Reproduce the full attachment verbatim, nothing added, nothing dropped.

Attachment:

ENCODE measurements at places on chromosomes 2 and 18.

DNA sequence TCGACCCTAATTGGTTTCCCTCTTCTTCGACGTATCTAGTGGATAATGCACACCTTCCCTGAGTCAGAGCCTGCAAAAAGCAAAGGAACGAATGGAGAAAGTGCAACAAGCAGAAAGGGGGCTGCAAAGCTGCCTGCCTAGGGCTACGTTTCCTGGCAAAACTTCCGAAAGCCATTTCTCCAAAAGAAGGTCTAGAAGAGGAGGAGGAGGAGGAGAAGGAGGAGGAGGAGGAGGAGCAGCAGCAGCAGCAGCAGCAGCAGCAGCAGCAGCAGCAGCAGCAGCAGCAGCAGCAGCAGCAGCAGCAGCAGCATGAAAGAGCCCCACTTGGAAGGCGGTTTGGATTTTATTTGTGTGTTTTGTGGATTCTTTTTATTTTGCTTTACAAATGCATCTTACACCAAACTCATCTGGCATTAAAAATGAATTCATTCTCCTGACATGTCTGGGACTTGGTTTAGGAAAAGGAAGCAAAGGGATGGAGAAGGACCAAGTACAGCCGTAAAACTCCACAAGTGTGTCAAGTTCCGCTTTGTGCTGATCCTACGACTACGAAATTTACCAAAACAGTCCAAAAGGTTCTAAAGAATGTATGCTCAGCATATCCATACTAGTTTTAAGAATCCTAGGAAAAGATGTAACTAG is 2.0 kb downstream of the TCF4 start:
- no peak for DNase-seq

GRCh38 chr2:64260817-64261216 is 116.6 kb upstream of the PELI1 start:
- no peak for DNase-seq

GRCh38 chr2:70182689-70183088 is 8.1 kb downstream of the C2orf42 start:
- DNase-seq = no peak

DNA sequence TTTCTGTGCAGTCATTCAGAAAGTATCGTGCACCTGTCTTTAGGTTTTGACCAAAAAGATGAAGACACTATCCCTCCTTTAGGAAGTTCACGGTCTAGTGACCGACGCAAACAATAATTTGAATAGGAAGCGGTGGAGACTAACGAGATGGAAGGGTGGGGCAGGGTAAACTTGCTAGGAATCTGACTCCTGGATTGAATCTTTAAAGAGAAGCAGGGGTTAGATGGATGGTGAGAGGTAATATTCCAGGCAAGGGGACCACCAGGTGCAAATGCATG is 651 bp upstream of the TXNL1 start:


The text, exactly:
ENCODE measurements at places on chromosomes 2 and 18.

DNA sequence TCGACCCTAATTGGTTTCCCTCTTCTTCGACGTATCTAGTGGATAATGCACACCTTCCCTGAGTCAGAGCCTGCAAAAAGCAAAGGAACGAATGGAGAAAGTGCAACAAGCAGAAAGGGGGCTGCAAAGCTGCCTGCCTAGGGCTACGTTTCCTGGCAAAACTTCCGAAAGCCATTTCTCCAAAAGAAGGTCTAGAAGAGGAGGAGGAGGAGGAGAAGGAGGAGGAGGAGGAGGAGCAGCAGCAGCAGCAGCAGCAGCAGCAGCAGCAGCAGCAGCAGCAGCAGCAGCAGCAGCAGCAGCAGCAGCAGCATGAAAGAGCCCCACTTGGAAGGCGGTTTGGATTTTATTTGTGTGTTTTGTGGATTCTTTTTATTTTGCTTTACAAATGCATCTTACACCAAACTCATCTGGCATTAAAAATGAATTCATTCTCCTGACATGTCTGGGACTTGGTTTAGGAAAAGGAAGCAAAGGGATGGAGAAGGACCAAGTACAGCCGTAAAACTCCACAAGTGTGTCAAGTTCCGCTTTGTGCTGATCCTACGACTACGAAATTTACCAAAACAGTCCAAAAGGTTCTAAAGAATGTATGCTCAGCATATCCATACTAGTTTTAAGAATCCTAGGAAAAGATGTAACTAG is 2.0 kb downstream of the TCF4 start:
- no peak for DNase-seq

GRCh38 chr2:64260817-64261216 is 116.6 kb upstream of the PELI1 start:
- no peak for DNase-seq

GRCh38 chr2:70182689-70183088 is 8.1 kb downstream of the C2orf42 start:
- DNase-seq = no peak

DNA sequence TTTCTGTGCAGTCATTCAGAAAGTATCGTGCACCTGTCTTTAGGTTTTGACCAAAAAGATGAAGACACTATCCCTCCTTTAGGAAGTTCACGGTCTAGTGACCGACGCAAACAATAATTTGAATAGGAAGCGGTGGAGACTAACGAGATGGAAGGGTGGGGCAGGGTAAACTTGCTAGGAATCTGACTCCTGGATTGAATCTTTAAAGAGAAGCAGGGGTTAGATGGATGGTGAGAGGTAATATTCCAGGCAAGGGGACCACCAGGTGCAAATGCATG is 651 bp upstream of the TXNL1 start: